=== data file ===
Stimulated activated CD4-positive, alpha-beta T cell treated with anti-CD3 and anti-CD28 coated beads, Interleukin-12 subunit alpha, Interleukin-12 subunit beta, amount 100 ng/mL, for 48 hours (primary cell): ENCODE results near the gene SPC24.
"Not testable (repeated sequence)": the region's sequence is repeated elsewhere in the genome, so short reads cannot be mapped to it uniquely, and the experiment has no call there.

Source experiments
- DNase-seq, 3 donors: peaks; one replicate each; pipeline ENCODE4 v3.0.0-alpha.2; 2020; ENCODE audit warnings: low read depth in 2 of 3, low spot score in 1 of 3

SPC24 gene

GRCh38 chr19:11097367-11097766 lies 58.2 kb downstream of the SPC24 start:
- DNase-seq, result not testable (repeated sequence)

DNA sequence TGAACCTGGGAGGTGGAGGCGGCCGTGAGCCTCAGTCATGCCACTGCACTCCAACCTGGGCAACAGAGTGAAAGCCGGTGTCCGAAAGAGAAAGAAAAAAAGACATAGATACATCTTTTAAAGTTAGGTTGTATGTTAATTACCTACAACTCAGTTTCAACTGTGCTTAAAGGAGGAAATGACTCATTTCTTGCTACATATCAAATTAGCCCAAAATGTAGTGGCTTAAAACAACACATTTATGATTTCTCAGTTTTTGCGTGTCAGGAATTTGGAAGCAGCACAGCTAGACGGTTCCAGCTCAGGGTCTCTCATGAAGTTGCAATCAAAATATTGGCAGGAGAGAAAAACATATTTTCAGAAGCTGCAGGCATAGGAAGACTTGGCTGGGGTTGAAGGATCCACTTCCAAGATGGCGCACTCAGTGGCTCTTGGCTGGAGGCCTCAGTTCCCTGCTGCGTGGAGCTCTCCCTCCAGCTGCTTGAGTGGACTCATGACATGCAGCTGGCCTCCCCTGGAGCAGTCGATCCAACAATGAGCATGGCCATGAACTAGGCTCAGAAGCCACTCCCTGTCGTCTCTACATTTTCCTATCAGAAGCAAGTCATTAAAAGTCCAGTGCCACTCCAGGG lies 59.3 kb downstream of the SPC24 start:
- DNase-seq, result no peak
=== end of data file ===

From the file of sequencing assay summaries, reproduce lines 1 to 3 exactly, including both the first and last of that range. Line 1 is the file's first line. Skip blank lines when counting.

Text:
Stimulated activated CD4-positive, alpha-beta T cell treated with anti-CD3 and anti-CD28 coated beads, Interleukin-12 subunit alpha, Interleukin-12 subunit beta, amount 100 ng/mL, for 48 hours (primary cell): ENCODE results near the gene SPC24.
"Not testable (repeated sequence)": the region's sequence is repeated elsewhere in the genome, so short reads cannot be mapped to it uniquely, and the experiment has no call there.

Source experiments